Future of North Sea oil uncertain as Shell terminates Cambo – .

Future of North Sea oil uncertain as Shell terminates Cambo – .

And the government is committed to continuing to support the oil and gas industry, as long as it also cuts emissions from production and invests in green energy such as hydrogen and carbon capture.

Yet as tensions around Cambo mounted as the UK approached the UK’s organization of the Cop26 international climate change conference in November, ministers halted ahead of a full-blast defense. Boris Johnson told Cop26 that we want to “go beyond oil completely in the UK, and do it as quickly as possible”.

Senior Shell officials are believed to have become frustrated with the UK government’s reluctance to give public support to Cambo. A Whitehall source, however, accused Shell of bowing to a “voice minority” of activists who blocked the projects.

In Scotland, meanwhile, Prime Minister Nicola Sturgeon has taken an increasingly vehement stance against fossil fuels as part of her power-sharing deal with the Green Party for independence.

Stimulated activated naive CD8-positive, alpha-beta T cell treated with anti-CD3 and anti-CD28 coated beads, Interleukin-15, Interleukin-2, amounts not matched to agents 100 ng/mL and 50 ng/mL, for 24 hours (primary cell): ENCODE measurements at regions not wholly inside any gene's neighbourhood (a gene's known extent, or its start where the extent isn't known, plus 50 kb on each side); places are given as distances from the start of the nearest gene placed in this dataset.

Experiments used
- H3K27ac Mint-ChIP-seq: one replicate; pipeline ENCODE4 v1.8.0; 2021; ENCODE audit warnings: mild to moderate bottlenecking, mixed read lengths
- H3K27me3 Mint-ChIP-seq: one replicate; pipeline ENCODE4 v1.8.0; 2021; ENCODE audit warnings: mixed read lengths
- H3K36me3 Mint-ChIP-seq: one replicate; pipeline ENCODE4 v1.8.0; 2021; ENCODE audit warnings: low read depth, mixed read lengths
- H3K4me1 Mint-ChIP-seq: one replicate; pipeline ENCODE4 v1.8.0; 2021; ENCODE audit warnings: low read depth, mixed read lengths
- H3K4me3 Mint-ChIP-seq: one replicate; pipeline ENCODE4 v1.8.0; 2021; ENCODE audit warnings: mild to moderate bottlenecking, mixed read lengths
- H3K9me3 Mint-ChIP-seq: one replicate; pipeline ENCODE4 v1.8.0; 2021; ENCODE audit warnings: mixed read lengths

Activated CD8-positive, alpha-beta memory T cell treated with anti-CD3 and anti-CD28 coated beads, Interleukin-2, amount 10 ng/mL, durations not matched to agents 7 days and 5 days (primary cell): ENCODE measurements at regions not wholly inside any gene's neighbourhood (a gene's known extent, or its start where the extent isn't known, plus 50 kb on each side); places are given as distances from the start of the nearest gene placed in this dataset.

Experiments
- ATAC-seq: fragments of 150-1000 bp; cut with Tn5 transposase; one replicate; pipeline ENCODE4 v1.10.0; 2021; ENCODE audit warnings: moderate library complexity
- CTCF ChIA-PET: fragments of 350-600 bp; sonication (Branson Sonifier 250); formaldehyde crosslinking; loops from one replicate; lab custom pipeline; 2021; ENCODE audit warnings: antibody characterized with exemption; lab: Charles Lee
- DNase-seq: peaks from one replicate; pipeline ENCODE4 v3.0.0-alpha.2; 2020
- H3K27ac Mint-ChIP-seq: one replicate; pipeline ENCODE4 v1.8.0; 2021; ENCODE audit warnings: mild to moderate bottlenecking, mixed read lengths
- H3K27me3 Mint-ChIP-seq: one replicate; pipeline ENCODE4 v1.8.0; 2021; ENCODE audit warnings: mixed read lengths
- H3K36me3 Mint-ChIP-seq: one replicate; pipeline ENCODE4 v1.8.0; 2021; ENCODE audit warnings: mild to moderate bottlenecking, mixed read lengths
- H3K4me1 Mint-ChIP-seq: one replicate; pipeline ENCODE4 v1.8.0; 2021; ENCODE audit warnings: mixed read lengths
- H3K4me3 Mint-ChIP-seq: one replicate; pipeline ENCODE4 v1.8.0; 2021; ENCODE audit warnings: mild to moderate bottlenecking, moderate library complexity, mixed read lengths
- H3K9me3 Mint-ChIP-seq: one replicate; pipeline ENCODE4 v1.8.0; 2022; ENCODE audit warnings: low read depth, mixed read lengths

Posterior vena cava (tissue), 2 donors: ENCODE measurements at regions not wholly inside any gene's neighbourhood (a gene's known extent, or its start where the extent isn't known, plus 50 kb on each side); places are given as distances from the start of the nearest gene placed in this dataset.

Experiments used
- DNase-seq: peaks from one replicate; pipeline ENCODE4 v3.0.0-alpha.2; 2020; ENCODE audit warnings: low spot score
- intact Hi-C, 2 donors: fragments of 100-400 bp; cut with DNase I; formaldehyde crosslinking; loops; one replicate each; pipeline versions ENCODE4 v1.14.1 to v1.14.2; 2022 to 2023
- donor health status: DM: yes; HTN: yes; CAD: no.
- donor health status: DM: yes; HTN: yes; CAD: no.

Over the summer she called on the UK government to review approved oil and gas licenses while last month she said Cambo should “not be given the green light”. Scotland’s political signals are also believed to have played a significant role in Shell’s decision.

In October, Shell was even more disappointed when British regulators refused to approve its important Jackdaw development in the North Sea. “They can do these projects anywhere in the world – why would they do it somewhere where they are going to spend all their time fighting? An industry source said. Shell is revising its plans for approval.

It’s harder to predict whether the giant’s recent move signals greater caution towards the North Sea. An industry executive said it was “absolutely” still a great place to invest. Other sources echoed Sir Ian Wood’s warning about creating a harsh environment, also pointing out that this investment in cleaner energy is also at risk.

“It’s either an investment destination or not and you make that decision based on the stability of fiscal and regulatory policy,” an industry source said.

As everything unfolds, Kwarteng has a lot to think about.


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